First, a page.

Let’s start with some basic definitions.
Affiliate Marketing Glossary
Affiliate marketing has its own terminology, which can be confusing at first. But if you become familiar with these concepts, you’ll be well on your way.
Here are a few terms it’s important to know:
Affiliate — the partner who promotes the merchant’s products for a commission. Also called the publisher.
Affiliate agreement — an informal agreement specifying the rules that both parties agree to, responsibilities, rates to be paid and other legalities.
Affiliate link — a trackable URL that identifies the affiliate as the source of targeted traffic to a merchant’s site. (A click on an affiliate link counts as a referral.)
Affiliate network — an online marketplace where merchants list their products and where affiliates can find products to sell.
Affiliate program — a program set up by merchants to pay commissions when affiliates refer people to their products.
Commission — a percentage of the total sale that is paid to the affiliate for referring the sale.
Cookie — in affiliate marketing, cookies are used to assign a unique ID to the buyer in order to tag the purchase as being referred by you. Cookies usually have a predetermined lifespan, so that even if the buyer doesn’t purchase right away, you will still get credit for the sale if it occurs within that time-frame (often 60 days or more).
Customer — the end user or purchaser of the merchant’s product or service.
Merchant — the owner or creator of the product or service. Also known as a retailer or brand.
Referral — credit for a click or a sale that occurs when the affiliate sends traffic to the merchant’s site.
How Do I Become an Affiliate Marketer?
Affiliate marketing can get pretty technical. Fortunately, you don’t need to know all the details to get started.
The actual mechanics run in the background, thanks to the merchant’s affiliate program software.
But here’s a quick look behind the scenes:
- When an affiliate joins the merchant’s program, he or she is given a unique ID and a specific URL to use when promoting the product.
- The affiliate includes the link in their blog content and/or subscriber emails and invites readers to click it to find out more.
- When a potential buyer clicks on the link to visit the merchant’s site, a cookie identifying the affiliate is placed on their computer. The cookie ensures that the publisher is credited with the referral sale even if it occurs days or even weeks later.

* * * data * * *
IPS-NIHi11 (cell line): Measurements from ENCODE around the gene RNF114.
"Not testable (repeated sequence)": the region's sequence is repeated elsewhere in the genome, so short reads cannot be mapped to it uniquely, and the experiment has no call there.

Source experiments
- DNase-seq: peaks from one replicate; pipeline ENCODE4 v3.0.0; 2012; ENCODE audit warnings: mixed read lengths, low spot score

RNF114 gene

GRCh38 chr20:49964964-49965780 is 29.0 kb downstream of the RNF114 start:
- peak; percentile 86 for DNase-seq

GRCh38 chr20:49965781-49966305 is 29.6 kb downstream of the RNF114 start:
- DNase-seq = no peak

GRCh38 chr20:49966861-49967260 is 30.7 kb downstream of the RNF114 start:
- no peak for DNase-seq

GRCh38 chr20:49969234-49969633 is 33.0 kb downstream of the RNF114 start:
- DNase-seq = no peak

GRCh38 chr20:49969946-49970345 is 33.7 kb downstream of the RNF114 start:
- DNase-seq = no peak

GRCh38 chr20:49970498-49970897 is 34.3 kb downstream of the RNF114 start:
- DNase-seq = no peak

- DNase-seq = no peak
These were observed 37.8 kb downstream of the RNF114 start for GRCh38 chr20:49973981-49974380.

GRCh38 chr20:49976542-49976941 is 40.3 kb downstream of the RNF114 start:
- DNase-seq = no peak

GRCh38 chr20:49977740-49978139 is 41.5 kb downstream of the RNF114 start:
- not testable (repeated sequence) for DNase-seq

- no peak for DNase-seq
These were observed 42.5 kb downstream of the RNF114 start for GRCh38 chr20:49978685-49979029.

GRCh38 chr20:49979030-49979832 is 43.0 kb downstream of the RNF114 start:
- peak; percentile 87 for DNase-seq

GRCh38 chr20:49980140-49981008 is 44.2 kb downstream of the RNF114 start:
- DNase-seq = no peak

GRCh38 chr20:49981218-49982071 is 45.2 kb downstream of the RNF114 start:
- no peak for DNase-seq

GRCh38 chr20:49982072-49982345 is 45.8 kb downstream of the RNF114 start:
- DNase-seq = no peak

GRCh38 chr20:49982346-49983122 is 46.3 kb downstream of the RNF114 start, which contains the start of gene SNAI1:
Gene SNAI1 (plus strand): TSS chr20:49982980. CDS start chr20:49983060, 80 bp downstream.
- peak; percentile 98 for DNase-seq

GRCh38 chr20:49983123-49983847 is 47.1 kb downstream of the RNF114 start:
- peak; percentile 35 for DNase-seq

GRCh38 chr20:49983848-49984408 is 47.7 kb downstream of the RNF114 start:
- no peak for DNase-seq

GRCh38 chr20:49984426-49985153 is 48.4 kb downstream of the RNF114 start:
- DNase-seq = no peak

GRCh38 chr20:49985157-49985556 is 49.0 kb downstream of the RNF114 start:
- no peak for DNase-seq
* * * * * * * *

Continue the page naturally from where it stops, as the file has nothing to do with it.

- Whenever a buyer completes the sale process, the merchant checks the sales record for a cookie identifying the source of the referral.
- If the merchant finds a cookie with an affiliate ID, the affiliate is credited with the sale.
- The merchant makes reports available so that the affiliate can see their referrals (clicks) and sales.
- The merchant pays the affiliate commission at the end of each payment period.
Here’s a graphical overview to help you visualize the process:
The flow is pretty straightforward once you understand it, and it works the same no matter what kind of product you’re promoting or how established you are as an affiliate marketer.
So let’s look at the typical progression for a blogger who’s serious about making affiliate marketing a major source of income.
How to Start Affiliate Marketing in 5 Steps:
Here’s the key point you need to understand if you want to become an affiliate marketer:
In other words, your readers are already buying things. They are already going to make a purchase whether or not you give them any advice.
The question is, could you help them make a smarter decision than they could alone?
Because that’s where you add value. You earn a commission in exchange for helping people make smarter decisions, and you use your blog and the Internet to systemize that process, providing valuable advice to thousands of people.
Here’s a step-by-step process for doing exactly that:
Step 1: Identify What Your Audience is Already Purchasing
The core question you need to ask yourself is:
What types of products and services is your audience already buying?
For example, Smart Blogger readers all need WordPress hosting, WordPress themes, and WordPress plugins to create their site. So, we carefully research all the products in those categories and make recommendations.
So, here’s the question for your audience:
What Types of Products or Services Do They Buy?
Initially, you might not know exactly what products to promote, but if you think about it for a bit, you can probably guess the major categories.
For instance, what do moms of toddlers spend a lot of money on?
My guess: child care, cleaning supplies, snacks, gas, toys.
How about aspiring freelance photographers?
Cameras, other photography equipment (lighting, lenses, etc.), photography courses, photo editing software, and so on.
I’m guessing on both, but there’s a good chance my guesses are pretty spot on. When in doubt, you can also email your audience and just ask them.